Can blockchain save digital advertising?

At some point, we all reach the conclusion that the vending machine is broken, and we stop pumping quarters into it. This is exactly what’s happening with digital advertising today, writes Pete Marsh of Newscycle in this guest post.

by WAN-IFRA External Contributor | September 20, 2018

Ad fraud is rampant. Everybody seems to be using ad blockers. Google and Facebook are gobbling up the bulk of digital ad revenues. And, most publishers simply can’t give advertisers the necessary metrics to effectively gauge ad performance.

As a result, according to a new Reuters Institute survey, over 62 percent of global publishers say that digital advertising will become a less important revenue stream over time, with 10 percent already planning for a future with no display advertising at all!

Solving for ad fraud and viewability

Ad fraud is one of the major culprits here. During the past 12 months, ad fraudsters have taken US$1 for every $3 spent on digital ads. Major brand advertisers lost US$6.5B to ad fraud last year. Almost 9 percent of all ad impressions are fraudulent And, 20 percent of all ad-supported websites are visited exclusively by bots rather than human eyeballs.

Enter blockchain. Blockchain technology provides a mechanism for two parties to make a secure transaction across a distributed network of computers. The two parties could be a publisher and an advertiser. The transaction could be a digital ad sale.

What makes blockchain so attractive is the fact that the transaction takes place in a completely transparent manner. Both parties can see what’s going on. The transaction cannot be altered, so it’s impervious to fraudsters. In addition, the transaction data is stored on a blockchain decentralized peer-to-peer network, which means the parties can view and validate all activity without any concern as to its authenticity.

The Forbes Ad Agency Council says, “Ad fraud is pervasive in the current market due to the opaque and complex network of publishers, platforms and agencies. In the blockchain-driven digital ad economy, buyers and sellers will be able to verify the placement and viewability of each ad impression.”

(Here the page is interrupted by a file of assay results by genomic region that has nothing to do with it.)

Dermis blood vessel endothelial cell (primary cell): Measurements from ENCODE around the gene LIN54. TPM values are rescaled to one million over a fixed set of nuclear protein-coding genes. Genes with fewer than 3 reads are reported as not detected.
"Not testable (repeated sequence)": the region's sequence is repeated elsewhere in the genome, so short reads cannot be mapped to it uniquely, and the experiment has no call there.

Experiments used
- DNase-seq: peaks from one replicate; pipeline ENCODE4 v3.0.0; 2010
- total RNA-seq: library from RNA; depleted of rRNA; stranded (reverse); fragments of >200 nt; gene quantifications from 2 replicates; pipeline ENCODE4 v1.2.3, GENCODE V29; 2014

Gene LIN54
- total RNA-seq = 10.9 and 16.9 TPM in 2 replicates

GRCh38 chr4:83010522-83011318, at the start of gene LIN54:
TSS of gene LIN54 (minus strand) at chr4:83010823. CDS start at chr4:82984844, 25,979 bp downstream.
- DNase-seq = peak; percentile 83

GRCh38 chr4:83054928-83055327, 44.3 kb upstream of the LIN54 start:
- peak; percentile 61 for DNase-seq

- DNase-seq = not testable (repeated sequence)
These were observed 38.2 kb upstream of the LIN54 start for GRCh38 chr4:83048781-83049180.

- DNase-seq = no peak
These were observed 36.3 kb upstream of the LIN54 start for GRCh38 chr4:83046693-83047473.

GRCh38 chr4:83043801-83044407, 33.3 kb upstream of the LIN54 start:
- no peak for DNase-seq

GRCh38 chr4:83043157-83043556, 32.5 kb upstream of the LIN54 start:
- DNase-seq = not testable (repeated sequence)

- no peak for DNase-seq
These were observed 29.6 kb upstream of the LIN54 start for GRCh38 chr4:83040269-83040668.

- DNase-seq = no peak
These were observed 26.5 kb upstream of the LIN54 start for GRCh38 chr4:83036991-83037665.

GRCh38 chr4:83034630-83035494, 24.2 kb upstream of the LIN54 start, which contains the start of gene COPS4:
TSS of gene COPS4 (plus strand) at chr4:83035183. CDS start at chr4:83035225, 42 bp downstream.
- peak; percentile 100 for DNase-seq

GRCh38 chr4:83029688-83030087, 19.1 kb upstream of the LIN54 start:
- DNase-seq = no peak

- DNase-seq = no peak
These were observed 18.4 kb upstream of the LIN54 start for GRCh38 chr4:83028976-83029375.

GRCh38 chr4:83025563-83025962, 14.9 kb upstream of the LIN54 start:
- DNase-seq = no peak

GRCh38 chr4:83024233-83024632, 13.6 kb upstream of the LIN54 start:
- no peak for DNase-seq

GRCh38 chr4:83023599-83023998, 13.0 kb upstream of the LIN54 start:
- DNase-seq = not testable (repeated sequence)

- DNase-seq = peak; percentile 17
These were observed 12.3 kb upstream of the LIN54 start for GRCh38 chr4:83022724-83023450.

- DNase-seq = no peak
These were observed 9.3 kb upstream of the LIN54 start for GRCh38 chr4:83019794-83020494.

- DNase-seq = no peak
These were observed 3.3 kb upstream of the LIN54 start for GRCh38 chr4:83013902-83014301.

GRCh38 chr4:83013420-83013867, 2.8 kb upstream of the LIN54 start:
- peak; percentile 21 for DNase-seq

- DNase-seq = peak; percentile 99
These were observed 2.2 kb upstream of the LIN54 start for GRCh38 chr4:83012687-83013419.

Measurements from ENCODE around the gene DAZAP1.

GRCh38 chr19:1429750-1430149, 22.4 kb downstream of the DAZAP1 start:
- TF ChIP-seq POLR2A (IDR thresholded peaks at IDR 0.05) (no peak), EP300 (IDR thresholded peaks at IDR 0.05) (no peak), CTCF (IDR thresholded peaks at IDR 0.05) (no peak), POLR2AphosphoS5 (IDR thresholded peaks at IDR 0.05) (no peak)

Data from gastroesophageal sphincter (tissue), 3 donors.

Let’s take a real-world, and all-too-common, example. An advertiser pays for 100,000 ad impressions to be delivered over the course of a specific campaign. At the completion of the campaign, the publisher swears there were 120,000 impressions served, while the advertiser claims there were only 80,000.

Who is correct?

Blockchain technology solves this problem by using a completely transparent record that is stored on a public ledger. The public ledger is like a giant Excel sheet that cannot be changed or manipulated by either party or by any outside fraudsters. In blockchain-speak, the public ledger is “immutable.” Both advertiser and publisher can view the ledger to verify the exact number of impressions for the campaign.

Loosening the Google/Facebook stranglehold

Today’s digital advertising landscape is dominated by Facebook and Google. This duopoly currently captures well over 50 percent of all digital advertising revenue. Companies like Amazon are beginning to chip away at this, taking 3 percent of the digital ad market in 2018, but this is clearly a battle of the giants.

The point is that these ad server platforms (and most others) are closed systems. As a result, their ad performance metrics lack transparency and are certainly not available to advertisers in real time. This increases the possibility for ad fraud.

“Blockchain is a secure distributed immutable ledger where any data with value can be stored,” says the recent Forbes Ad Agency Council report. “Because of this, we believe it could help solve the need for anonymity and trust by keeping an audit trail of the ad and providing real-time information about the ads people consume.”

Open source web browsers like Brave are beginning to come to market with capabilities that take advantage of this blockchain built-in security, independence and authenticity.

Brave has technology that blocks conventional online ads and automatically strips invasive – and potentially fraudulent – trackers from sites. Brave and related browsers rely on a blockchain feature known as smart contracts, which bring greater transparency to all transactions between publishers and advertisers.

The parties cannot forge or alter these contracts. And, anyone from the publisher to the advertiser to industry regulators can analyze the transactions on demand. While this is a new concept to many, the big advantage of Brave is it openness and transparency – two key things that Google and Facebook currently lack.

There are challenges to be addressed, such as improving transaction speed and gaining widespread adoption, if we ever expect blockchain to displace the mighty digital ad duopoly. With new currency models, we may soon be exchanging bitcoins instead of feeding quarters. But, as open blockchain-driven systems like Brave grow in popularity, we could be inching one step closer to a revitalized digital advertising business.

In the words of media industry futurist Amy Webb: “Blockchain technology hit an inflection point last year. While this technology is still developing, its broad and far-reaching applications have the potential to impact a range of industries. In 2018, blockchain is ready for news distribution and payments.”

In October, WAN-IFRA will publish a report about blockchain and its potential for news publishers.

Pete Marsh is the Vice President of Marketing for Newscycle Solutions.

WAN-IFRA External Contributor

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